5 reasons why climate change is not a myth?

Confusion and misunderstanding exist regarding the subject, and we are here to dissect each misconception and prove why climate change is not a myth.

5 mins read
why climate change is not a myth

Whether climate change is a myth or not should no longer be a subject of suspicion and uncertainty.

With the increased frequency of wildfires, floods, diseases, hurricanes and other disasters, climate change is always the centre of discussion.

Confusion and misunderstanding exist regarding the subject, and we are here to dissect each misconception and prove why climate change is not a myth.

Earth is heating up

The temperature of our planet has risen to an unprecedented level in the last few decades.

According to NASA, the earth’s temperature has increased by around 1 degree Celsius since the late nineties.

1 degree may sound very small, but the consequences are devastating on a gigantic scale like earth’s. Slight temperature increases can significantly affect the life cycle, food chain, animal migration, heat waves, rain cycles, diseases, and biodiversity loss.

2023 has already been considered the world’s hottest year and is expected to push earth past a crucial 1.5C warming milestone.

gradual increase in earth temperature since 1850
Source: Met office/BBC

Glaciers are melting

The effects of climate change are simultaneous and directly threaten every aspect of our lives. Take, for example, the melting of glaciers.

According to a recent study from the University of Leeds, Antarctica has lost 40% of its ice shelves in the last 25 years. NASA data show Greenland lost around 279 billion tons of ice annually between 1993 and 2019. Melting glaciers cause a rise in sea level, which causes floods and forces people to migrate, causing political and social instability. 

A magnificent polar bear confidently perched on an ice floe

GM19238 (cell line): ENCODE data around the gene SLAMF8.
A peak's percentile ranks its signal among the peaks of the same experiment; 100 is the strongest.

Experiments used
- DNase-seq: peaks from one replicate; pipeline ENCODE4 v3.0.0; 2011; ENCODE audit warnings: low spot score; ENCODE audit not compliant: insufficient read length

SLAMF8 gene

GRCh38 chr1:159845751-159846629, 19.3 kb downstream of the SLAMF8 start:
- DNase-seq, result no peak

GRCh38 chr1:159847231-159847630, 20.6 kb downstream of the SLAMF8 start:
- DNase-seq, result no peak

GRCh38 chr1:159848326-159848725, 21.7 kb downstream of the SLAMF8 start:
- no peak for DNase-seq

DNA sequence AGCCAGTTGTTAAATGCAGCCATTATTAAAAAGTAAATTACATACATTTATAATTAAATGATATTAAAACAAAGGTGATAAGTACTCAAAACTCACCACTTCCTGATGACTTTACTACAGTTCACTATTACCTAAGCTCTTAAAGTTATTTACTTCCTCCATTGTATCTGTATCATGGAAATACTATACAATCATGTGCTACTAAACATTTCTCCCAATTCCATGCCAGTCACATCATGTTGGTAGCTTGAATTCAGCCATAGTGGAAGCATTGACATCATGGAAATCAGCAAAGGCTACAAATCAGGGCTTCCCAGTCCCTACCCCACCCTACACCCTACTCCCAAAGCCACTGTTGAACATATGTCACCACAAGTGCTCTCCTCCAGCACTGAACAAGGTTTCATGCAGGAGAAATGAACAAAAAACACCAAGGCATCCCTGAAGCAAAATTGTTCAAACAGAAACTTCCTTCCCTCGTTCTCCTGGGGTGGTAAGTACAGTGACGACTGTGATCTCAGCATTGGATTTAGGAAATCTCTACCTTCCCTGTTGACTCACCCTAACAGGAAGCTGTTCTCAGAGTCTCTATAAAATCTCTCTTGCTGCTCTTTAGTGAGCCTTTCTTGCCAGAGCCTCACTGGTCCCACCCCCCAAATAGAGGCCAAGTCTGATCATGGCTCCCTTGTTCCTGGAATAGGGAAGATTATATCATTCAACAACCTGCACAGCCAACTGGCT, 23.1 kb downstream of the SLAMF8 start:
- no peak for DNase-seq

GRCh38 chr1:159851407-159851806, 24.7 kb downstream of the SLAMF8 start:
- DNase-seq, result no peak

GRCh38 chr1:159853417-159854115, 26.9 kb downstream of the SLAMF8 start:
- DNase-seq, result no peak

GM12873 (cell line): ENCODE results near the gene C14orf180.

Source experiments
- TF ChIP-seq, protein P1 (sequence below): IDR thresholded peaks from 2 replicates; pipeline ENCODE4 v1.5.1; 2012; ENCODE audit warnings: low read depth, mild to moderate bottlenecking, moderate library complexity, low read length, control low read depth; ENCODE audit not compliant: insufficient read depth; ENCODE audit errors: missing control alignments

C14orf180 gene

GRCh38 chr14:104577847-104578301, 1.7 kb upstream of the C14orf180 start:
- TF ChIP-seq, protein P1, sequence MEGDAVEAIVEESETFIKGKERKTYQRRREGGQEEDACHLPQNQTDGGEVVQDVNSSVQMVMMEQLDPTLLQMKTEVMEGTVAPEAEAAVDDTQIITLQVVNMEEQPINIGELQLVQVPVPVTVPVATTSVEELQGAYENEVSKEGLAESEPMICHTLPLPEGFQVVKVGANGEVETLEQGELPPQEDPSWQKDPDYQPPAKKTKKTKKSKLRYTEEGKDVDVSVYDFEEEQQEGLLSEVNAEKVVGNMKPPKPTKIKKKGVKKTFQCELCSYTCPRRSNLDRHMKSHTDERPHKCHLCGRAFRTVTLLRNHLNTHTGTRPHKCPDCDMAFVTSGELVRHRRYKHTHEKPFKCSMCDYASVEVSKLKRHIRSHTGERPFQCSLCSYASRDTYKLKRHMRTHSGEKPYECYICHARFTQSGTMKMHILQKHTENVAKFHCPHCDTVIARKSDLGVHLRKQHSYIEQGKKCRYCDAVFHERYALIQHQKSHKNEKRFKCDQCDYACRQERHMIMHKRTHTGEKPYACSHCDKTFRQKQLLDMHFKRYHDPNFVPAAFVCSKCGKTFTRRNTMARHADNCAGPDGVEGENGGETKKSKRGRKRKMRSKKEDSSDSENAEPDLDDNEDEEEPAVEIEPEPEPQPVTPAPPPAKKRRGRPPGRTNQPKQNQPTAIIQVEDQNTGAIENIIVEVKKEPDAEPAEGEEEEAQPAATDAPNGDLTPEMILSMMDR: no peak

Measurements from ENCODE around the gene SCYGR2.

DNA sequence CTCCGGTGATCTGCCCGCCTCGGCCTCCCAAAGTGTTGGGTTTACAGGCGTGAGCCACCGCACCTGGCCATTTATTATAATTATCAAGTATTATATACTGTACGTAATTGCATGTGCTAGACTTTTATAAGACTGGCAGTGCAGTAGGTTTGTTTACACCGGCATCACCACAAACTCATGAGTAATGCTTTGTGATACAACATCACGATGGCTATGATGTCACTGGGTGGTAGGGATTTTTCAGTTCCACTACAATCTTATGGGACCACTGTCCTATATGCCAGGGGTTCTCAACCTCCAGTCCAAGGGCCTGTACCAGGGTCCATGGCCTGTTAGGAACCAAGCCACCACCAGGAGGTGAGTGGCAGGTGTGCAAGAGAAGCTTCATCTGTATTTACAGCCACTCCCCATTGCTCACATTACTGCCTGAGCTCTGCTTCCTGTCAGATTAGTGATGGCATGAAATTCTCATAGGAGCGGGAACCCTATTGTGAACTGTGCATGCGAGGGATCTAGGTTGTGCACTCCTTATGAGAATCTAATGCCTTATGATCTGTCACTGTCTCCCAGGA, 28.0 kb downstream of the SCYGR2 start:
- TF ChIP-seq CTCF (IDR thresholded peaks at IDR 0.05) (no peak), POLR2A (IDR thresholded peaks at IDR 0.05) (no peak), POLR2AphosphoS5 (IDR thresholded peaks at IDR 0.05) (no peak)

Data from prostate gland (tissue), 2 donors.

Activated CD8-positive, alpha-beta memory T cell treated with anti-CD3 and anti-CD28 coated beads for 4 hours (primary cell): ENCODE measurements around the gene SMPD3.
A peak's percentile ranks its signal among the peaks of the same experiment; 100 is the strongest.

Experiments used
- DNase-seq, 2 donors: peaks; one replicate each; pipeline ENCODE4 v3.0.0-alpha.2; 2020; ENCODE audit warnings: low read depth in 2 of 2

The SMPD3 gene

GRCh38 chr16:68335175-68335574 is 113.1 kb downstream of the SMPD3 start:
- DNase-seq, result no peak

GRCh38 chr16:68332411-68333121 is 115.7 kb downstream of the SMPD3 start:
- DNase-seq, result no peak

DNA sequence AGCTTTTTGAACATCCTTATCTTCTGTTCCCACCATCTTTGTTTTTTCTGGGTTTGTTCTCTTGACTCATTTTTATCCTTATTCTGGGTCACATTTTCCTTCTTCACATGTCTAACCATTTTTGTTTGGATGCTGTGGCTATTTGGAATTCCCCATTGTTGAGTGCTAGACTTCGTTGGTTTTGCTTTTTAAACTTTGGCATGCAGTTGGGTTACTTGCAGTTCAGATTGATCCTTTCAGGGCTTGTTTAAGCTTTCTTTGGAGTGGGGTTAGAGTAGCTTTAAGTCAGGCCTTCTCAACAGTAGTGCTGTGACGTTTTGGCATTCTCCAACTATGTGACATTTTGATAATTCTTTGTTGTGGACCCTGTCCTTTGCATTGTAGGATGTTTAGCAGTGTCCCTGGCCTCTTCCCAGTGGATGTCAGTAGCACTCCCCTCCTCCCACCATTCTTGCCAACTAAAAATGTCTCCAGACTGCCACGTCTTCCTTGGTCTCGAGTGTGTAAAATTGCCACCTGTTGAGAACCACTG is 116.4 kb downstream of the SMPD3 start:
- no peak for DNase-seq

Species are dying

Animal habitats are at risk of extinction by direct and indirect human interference in the form of climate change. Earth has already become unlivable for millions of species.

We are losing vegetation, food sources, water and much more, which directly threatens the survival of living organisms.

Ecosystems may become uninhabitable for animal species, forcing them to migrate to where they’ll eventually die.

A red panda standing atop leaves is depicted in the image.
Animals frequently find themselves unable to adapt to new environments

Oceans are more acidic

Our oceans have become warmer and more acidic, putting marine life at a significant risk of dying. For thousands of years, oceans have acted as natural regulators, preventing atmospheric levels from rising.

But with increased rates of CO2 emissions, oceans have become warmer and acidic, directly threatening marine life and people who depend on them for their livelihoods.

Scientists have shown a decline in the coral reef population, an essential part of marine ecosystems, as it provides shelter to around 25 per cent of marine species.

According to NOAA’s Office for Coastal Management’s data, the maritime industry employs 2.3 million people and contributes $432 billion in gross domestic product.

coral showcasing bubbles emanating from its surface.
Coral reefs protect coastlines from storms and erosion, provide jobs for local communities, and offer recreation opportunities.

Water scarcity

According to the UN, “Climate change affects the world’s water in complex ways. From unpredictable rainfall patterns to shrinking ice sheets, rising sea levels, floods and droughts – most impacts of climate change come down to water”.

More and more water is being poured unsustainably into the agriculture and textile sector, which eats up a huge chunk of water resources.

Huge water reservoirs are drying up, and the population is exploding rapidly. Our aquifers are depleting at an alarming rate, which begs the question, is water worth wasting?

A tractor and combine working in a field, efficiently cultivating the land.
Agriculture accounts for 70% of water use worldwide


In a world where the debate around climate change persists, it’s essential to dispel the myth that it’s a mere fabrication.

The evidence is overwhelming: Earth’s temperature is rising, glaciers are rapidly melting, species are facing extinction, oceans are becoming more acidic, and water scarcity looms large.

With record-breaking heat, vanishing ice, and biodiversity loss, it’s undeniable that climate change is not a myth.

The question now is not whether it exists but rather what meaningful actions we can collectively take to address this pressing global issue and safeguard the future of our planet.

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